Why Reaching an Audience of Almost No One is Actually a Good Thing
Dispensing best practices for establishing, reaching, and growing your tribe, Seth Godin, an entrepreneur, marketer, and keynote speaker, speaks to the spirit of independent musicians and music industry professionals more than one might originally suspect.
The chances that everyone is going to applaud you, never mind even become aware you exist, are virtually nil. Most brands and organizations and individuals that fail fall into the chasm of trying to be all things in order to please everyone, and end up reaching no one.
That’s the wrong thing to focus on. Better to focus on and delight almost no one.
-Author, entrepreneur, marketer, and speaker Seth Godin
from his post ‘Almost No One‘
Seth Godin is no stranger to the world of independent musicians. Seth’s books are filled with best practices for building tribes, obtaining permission to market to your tribes, engaging with your tribes, and even being indispensable within your tribes. If you are an independent musician striving to build an audience and you haven’t read Seth’s books I strongly recommend you go check them out.
Start with these 3 books which are most relevant to the independent musician:
- Permission Marketing: Turning Strangers into Friends and Friends into Customers
- Tribes: We Need You to Lead Us
- The Dip: A Little Book That Teaches You When to Quit (and When to Stick)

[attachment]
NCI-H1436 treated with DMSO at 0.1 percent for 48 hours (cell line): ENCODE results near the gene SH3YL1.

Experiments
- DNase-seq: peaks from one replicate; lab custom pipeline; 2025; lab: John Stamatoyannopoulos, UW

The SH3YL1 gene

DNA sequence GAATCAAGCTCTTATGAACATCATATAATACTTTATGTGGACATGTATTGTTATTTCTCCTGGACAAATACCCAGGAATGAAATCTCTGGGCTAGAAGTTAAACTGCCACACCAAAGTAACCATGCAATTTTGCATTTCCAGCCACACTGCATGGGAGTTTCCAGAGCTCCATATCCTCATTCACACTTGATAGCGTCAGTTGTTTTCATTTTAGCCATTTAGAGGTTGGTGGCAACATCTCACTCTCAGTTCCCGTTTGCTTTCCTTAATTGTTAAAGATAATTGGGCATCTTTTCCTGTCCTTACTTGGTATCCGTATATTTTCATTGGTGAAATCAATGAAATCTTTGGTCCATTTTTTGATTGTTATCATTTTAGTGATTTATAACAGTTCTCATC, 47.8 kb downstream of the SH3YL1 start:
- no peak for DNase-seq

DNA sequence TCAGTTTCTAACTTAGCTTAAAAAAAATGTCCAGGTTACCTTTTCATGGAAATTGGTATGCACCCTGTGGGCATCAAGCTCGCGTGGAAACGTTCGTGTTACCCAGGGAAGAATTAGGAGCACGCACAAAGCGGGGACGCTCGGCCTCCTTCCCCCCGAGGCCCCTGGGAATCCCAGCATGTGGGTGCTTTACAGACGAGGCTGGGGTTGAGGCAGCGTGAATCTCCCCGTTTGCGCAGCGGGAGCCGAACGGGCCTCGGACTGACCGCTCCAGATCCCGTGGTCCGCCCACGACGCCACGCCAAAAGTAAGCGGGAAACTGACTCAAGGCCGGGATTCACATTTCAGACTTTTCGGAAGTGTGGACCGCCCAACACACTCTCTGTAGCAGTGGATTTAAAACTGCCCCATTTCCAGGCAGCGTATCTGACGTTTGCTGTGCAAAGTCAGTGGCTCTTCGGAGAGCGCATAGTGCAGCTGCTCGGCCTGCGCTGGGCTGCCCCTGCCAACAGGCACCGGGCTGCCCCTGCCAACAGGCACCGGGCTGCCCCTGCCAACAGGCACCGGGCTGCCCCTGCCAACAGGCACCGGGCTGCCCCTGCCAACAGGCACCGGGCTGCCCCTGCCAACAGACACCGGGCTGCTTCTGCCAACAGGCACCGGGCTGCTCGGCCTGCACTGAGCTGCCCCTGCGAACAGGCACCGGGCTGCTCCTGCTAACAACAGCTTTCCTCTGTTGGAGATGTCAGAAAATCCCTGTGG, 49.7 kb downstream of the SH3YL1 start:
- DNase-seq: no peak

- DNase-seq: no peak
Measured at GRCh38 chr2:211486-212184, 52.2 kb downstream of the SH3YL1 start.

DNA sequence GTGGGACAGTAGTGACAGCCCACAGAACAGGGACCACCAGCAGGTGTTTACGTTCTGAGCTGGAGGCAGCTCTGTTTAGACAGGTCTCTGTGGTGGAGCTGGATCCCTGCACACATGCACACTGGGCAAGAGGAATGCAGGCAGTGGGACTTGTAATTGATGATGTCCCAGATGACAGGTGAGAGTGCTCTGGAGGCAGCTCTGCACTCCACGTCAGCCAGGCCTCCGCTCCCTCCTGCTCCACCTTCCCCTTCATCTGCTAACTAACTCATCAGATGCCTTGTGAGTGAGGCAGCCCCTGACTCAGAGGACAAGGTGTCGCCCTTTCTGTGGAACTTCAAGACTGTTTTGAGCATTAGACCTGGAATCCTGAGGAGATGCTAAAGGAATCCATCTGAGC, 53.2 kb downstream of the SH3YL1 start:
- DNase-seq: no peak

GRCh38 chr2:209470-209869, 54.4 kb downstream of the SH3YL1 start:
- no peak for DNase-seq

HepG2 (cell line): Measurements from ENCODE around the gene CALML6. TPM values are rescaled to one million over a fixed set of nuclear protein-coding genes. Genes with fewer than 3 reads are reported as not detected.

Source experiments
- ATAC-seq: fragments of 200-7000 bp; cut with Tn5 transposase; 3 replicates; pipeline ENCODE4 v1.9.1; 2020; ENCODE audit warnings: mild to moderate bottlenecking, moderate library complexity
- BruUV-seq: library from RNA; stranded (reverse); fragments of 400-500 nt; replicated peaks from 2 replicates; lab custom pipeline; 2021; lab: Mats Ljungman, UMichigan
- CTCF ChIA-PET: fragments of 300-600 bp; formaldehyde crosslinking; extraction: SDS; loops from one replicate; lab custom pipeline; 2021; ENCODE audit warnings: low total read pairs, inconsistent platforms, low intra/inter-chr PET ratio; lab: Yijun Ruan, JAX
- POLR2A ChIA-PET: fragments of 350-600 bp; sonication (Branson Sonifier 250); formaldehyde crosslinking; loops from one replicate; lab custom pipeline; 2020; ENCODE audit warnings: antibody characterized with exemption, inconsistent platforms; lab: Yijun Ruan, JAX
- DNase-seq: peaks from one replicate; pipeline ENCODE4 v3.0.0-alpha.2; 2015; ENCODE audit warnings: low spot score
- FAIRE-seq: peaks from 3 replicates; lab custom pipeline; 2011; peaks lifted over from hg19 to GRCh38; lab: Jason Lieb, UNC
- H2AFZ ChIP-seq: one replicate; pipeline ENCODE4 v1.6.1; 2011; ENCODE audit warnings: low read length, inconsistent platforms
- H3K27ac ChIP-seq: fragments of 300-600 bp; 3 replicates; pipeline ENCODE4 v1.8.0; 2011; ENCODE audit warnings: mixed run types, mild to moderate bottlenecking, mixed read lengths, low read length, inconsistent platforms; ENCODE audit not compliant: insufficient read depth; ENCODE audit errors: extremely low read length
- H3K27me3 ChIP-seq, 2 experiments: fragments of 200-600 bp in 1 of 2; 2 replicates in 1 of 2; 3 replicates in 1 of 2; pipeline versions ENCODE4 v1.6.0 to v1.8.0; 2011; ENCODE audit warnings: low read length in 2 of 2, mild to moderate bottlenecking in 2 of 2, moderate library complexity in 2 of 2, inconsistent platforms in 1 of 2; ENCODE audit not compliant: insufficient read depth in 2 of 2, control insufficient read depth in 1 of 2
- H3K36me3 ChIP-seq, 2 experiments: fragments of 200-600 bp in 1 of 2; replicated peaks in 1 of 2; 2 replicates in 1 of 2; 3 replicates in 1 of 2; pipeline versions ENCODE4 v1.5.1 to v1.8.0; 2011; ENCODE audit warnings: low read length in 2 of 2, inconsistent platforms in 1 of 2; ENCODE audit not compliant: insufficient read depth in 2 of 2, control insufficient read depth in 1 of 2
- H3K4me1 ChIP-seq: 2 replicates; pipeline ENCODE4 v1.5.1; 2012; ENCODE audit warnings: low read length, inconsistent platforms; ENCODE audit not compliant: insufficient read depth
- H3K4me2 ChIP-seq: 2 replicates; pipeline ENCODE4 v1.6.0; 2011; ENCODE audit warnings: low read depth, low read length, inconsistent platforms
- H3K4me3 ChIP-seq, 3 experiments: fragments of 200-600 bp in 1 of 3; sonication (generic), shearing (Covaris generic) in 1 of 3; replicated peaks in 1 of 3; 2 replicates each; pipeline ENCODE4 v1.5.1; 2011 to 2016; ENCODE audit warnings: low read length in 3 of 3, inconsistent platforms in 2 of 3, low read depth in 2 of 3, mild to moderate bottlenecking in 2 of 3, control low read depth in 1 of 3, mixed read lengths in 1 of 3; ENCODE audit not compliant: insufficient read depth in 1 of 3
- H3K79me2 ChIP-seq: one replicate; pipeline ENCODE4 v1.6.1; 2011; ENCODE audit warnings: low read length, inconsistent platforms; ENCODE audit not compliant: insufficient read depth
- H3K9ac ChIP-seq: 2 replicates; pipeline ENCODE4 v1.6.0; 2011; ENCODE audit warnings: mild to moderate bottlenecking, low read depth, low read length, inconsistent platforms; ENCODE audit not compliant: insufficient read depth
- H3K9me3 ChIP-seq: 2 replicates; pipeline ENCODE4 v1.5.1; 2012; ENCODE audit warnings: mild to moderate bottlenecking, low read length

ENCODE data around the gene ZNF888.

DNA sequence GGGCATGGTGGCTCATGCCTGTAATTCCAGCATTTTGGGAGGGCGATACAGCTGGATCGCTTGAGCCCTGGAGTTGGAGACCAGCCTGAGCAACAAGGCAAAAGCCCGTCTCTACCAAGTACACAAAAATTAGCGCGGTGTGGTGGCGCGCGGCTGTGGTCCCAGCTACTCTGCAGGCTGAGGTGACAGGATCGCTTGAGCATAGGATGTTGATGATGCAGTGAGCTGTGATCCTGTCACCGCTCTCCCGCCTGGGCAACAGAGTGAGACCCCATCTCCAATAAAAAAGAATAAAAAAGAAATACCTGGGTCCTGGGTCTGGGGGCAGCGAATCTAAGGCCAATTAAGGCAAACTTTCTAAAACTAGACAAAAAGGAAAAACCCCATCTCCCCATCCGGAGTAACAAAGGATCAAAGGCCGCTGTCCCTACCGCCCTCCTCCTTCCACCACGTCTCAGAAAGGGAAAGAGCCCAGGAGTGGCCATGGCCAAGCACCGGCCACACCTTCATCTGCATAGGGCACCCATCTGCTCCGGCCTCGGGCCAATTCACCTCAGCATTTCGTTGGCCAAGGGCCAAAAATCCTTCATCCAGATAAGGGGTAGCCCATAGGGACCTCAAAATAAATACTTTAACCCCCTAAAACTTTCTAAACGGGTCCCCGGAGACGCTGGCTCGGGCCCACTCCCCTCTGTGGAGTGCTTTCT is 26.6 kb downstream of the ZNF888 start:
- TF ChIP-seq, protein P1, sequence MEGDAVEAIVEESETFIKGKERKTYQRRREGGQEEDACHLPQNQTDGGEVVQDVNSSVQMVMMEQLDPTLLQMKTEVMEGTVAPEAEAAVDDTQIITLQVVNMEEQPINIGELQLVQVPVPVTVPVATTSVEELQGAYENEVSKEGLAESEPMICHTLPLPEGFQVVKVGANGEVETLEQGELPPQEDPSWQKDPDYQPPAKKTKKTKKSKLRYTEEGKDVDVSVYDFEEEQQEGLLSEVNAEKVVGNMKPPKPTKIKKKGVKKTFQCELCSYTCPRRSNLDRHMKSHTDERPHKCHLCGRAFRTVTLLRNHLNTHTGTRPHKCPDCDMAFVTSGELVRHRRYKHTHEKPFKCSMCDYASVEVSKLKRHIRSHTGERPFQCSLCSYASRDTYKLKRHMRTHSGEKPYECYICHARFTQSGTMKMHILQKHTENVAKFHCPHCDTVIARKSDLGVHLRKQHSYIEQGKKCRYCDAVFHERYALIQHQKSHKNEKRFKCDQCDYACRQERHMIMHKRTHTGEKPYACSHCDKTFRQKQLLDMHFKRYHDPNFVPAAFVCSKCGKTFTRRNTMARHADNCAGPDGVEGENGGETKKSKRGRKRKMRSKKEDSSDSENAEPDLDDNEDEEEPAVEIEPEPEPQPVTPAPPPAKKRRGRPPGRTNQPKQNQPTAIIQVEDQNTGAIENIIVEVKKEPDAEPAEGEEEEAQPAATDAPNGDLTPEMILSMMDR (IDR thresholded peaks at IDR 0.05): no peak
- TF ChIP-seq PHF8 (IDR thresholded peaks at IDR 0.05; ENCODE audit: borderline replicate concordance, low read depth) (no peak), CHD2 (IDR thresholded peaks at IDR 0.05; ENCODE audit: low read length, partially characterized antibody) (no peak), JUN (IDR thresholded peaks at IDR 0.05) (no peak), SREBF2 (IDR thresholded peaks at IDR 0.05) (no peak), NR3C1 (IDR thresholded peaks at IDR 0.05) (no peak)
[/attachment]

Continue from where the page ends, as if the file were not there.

Recently Seth posted an article on his blog entitled “Almost No One“. In the article Seth is making the point that rather than strive to reach a mass audience with your music, for a better chance at success…focus on almost no one. Wait! hold on. That’s a good thing. Seth reminds us that ‘almost no one‘ is significantly different and better than ‘no one‘.
This is critical to the ‘1,000 true fans‘ mindset made famous by Kevin Kelly and is right in line with what PledgeMusic founder and president Benji Rogers preaches on a daily basis, ‘Superfans: The Future of the Music Industry‘ as he travels around the globe speaking at music conferences.
Don’t spend your limited resources (time, money, and energy) on trying to broadcast your music and message to the world and be heard by no one. Dial it back. Way, way back. To almost no one. Yes, almost no one. Figure out who your target audience is, then zoom in and focus on the smallest portion of that potential audience. Speak to them. Engage with them. Delight them. Win them over as fans of your music, your message, and, most importantly, you.
Remember that while no one is really nothing, almost no one is really something.
This is a guest post by Berklee Online music business instructor Chandler Coyle. Chandler is one-half of the fan experience agency Music Geek Services and is also the publisher of the The Coyle Report, a free weekly music marketing newsletter.